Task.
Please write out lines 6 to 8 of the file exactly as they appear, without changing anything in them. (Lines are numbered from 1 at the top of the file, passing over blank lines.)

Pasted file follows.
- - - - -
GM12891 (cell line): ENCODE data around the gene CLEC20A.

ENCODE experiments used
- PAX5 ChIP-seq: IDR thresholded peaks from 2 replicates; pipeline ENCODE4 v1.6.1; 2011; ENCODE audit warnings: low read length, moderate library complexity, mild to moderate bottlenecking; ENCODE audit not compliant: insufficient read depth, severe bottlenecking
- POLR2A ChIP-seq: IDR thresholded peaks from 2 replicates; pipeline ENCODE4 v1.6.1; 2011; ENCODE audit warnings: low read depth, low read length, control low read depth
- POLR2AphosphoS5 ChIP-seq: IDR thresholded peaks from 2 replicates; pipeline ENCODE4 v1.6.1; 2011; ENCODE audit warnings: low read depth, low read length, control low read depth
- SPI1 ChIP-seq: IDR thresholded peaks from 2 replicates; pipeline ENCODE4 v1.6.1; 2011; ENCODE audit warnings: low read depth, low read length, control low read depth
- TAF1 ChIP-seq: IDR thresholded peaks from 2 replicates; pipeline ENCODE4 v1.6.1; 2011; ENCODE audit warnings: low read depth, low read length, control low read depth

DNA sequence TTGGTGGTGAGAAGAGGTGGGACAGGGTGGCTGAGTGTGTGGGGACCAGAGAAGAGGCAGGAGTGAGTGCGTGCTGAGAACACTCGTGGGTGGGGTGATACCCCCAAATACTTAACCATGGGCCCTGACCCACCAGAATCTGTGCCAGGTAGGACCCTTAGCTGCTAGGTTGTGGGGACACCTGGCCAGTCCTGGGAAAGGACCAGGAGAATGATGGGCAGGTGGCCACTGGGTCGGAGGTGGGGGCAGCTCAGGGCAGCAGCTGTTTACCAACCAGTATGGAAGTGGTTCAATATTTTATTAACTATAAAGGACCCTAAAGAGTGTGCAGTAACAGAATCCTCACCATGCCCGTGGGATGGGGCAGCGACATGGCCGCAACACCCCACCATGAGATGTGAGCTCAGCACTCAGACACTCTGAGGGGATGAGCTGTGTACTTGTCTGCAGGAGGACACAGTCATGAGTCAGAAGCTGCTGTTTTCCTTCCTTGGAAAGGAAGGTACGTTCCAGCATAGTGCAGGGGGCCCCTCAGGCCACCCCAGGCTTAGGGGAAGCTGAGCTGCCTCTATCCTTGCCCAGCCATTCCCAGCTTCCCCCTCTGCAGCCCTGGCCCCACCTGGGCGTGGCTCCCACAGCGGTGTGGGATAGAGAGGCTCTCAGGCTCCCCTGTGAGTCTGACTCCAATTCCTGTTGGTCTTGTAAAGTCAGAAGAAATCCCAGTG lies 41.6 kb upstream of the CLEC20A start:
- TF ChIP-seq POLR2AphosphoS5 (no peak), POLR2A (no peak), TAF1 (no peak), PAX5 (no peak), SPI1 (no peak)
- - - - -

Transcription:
- SPI1 ChIP-seq: IDR thresholded peaks from 2 replicates; pipeline ENCODE4 v1.6.1; 2011; ENCODE audit warnings: low read depth, low read length, control low read depth
- TAF1 ChIP-seq: IDR thresholded peaks from 2 replicates; pipeline ENCODE4 v1.6.1; 2011; ENCODE audit warnings: low read depth, low read length, control low read depth

DNA sequence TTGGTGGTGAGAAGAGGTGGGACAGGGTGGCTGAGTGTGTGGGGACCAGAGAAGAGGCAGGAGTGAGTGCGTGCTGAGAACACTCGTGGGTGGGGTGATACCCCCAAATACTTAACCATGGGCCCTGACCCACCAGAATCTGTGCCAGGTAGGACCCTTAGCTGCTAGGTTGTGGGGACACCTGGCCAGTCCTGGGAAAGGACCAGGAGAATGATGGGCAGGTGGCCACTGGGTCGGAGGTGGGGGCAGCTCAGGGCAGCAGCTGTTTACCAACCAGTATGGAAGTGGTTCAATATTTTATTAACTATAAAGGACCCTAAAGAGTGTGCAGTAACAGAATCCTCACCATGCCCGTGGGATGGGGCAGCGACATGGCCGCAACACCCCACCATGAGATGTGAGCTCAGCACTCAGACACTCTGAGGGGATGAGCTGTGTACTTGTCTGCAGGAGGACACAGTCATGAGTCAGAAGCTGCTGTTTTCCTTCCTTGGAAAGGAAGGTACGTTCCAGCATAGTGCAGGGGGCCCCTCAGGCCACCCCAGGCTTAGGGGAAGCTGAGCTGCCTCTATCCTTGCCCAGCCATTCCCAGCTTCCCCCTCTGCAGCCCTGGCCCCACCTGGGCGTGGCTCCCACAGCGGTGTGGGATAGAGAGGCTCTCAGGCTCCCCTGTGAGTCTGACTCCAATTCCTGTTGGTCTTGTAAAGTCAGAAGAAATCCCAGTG lies 41.6 kb upstream of the CLEC20A start: